Chaka and I didn’t really plan on it as we started, but it was an eventuality that just kind of happened and we handled it from that moment. I was invited to read for a part and then I just caught the bug from there. My first two roles were just bit parts and didn’t really require too much outside of who I really am. “Crash” did though because I had more speaking parts and camera time.
How did the bug hit you?
Just knowing that I had an ability that could be developed or honed was enough for me to accept a new challenge in my career. But it really got me to start working on a few treatments and scripts. I’m also reading scripts for projects that people are sending. I’m trying to do it all, brother. Do it all and do it well.
You have mostly played supporting roles that didn’t require much of you in terms of having the film rest on your shoulders, but “Crash” really opened your acting ability up. Do you think you are nearing the point where you can carry a feature film as a lead or lead support?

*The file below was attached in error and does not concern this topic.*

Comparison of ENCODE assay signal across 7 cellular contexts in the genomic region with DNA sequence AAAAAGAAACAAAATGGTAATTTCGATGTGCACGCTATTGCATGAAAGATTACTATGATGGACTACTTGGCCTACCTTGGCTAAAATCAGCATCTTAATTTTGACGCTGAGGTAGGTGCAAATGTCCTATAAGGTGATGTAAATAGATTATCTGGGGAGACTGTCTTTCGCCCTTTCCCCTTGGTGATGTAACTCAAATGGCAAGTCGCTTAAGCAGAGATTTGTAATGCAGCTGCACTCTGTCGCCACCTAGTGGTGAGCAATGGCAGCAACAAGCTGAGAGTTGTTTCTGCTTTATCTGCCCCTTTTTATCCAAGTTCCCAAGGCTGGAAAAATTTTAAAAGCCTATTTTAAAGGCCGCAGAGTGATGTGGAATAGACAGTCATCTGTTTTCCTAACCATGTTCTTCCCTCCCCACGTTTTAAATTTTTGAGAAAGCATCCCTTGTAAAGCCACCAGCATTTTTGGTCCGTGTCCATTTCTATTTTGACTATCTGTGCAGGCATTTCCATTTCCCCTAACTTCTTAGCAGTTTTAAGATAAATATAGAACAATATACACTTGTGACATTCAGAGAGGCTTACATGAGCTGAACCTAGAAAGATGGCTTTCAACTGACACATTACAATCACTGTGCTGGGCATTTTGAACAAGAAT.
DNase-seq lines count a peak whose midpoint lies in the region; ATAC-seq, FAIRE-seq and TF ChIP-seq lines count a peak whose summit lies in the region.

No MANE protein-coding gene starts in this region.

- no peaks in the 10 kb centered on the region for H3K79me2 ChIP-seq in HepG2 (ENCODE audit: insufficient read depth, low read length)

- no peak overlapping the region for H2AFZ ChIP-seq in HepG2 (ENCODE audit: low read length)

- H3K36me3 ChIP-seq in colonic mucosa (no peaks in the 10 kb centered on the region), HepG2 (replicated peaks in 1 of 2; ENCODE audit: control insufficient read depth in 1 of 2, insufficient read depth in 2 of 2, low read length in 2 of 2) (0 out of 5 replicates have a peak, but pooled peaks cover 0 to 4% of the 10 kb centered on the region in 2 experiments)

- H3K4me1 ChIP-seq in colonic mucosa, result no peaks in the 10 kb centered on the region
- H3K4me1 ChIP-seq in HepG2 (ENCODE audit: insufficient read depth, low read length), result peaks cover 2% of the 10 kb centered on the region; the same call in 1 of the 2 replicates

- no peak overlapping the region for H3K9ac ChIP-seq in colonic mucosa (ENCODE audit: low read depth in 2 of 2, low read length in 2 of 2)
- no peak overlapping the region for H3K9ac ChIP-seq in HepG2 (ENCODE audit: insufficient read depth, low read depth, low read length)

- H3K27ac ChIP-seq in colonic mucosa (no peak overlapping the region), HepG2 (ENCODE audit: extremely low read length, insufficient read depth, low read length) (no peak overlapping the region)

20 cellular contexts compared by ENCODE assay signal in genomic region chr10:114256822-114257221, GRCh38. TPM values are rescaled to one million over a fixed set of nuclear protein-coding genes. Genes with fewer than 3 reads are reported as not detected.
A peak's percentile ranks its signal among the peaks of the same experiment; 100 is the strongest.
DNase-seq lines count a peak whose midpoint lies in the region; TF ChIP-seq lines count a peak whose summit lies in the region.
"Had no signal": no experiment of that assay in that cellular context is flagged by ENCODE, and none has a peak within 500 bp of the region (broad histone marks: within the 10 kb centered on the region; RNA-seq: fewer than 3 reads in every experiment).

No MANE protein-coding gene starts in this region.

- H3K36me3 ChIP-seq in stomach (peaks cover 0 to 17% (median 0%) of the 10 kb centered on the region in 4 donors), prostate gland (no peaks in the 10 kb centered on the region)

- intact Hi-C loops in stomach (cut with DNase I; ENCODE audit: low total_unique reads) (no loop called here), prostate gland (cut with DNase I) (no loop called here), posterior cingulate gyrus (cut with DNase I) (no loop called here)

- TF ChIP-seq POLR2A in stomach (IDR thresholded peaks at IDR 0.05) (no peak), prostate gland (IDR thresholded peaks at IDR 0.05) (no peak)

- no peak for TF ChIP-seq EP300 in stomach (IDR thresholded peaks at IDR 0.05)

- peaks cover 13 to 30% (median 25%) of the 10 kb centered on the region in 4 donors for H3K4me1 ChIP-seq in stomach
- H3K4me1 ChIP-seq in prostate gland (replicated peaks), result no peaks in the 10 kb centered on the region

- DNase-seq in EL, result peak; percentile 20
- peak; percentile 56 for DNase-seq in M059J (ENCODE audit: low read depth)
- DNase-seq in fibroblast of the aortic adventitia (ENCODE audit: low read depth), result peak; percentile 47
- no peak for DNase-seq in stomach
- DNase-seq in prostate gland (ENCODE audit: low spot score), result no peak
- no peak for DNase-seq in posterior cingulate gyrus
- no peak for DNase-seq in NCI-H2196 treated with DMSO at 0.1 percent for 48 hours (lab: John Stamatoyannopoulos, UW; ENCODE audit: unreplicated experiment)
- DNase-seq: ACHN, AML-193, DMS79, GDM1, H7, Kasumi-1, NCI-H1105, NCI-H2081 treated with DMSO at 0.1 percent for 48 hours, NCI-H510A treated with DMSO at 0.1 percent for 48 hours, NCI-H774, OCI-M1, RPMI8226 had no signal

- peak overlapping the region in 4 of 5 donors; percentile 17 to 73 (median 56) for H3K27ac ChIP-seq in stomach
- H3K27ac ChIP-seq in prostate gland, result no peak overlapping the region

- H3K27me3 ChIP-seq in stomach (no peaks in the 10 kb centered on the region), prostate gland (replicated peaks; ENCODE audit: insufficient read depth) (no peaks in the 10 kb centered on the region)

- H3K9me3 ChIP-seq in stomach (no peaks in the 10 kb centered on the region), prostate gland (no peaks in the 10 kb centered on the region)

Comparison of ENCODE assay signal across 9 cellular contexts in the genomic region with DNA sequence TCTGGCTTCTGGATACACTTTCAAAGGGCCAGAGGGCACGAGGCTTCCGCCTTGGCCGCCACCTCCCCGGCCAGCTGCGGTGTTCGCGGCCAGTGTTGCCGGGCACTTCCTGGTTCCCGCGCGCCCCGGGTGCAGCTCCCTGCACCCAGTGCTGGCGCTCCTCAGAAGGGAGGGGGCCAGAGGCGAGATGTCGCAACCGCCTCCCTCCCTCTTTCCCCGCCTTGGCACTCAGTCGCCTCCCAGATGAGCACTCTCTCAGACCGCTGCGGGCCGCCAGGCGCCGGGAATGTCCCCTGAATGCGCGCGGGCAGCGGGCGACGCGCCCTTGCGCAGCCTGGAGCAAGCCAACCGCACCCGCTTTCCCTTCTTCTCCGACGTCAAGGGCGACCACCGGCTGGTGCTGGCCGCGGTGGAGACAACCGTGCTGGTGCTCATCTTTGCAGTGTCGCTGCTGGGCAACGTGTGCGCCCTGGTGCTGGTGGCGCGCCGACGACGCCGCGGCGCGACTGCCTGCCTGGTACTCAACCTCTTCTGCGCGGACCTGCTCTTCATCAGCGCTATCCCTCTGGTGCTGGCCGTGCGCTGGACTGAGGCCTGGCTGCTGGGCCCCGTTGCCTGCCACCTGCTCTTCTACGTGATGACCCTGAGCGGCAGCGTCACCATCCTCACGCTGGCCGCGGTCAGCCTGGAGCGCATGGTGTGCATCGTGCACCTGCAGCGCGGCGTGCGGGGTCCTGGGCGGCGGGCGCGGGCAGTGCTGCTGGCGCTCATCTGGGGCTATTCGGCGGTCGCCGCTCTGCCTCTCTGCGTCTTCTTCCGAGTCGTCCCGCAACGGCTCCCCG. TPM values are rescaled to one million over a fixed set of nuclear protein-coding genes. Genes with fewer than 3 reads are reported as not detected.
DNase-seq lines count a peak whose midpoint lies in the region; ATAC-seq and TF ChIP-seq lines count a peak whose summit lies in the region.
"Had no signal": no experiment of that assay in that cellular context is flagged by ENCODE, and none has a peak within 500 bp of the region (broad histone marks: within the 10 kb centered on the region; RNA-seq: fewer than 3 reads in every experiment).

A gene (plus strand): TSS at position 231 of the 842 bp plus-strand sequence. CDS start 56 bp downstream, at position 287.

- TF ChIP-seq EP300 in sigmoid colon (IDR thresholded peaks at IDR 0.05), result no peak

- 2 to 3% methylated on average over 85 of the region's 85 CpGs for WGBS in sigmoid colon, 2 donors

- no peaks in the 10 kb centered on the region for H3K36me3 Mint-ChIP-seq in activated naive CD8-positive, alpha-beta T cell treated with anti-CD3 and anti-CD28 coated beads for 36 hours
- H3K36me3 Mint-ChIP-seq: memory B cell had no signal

I think it will be happening soon. I’m confident and I’m working on it constantly. I’m at the point now that I feel I can carry a feature film, that’s half the battle. But I’ll have to approach it like Ice Cube, Will Smith or LL where my music takes a backseat to finishing a film project. It seemed like the attention to detail that they would usually put into an album wasn’t the same as before the film career, if they made an album at all. I think the time in acting in a film or producing films cuts into that. I haven’t been presented with that challenge yet, so I’m not really sure how I’ll be able to handle balancing a major film and recording career.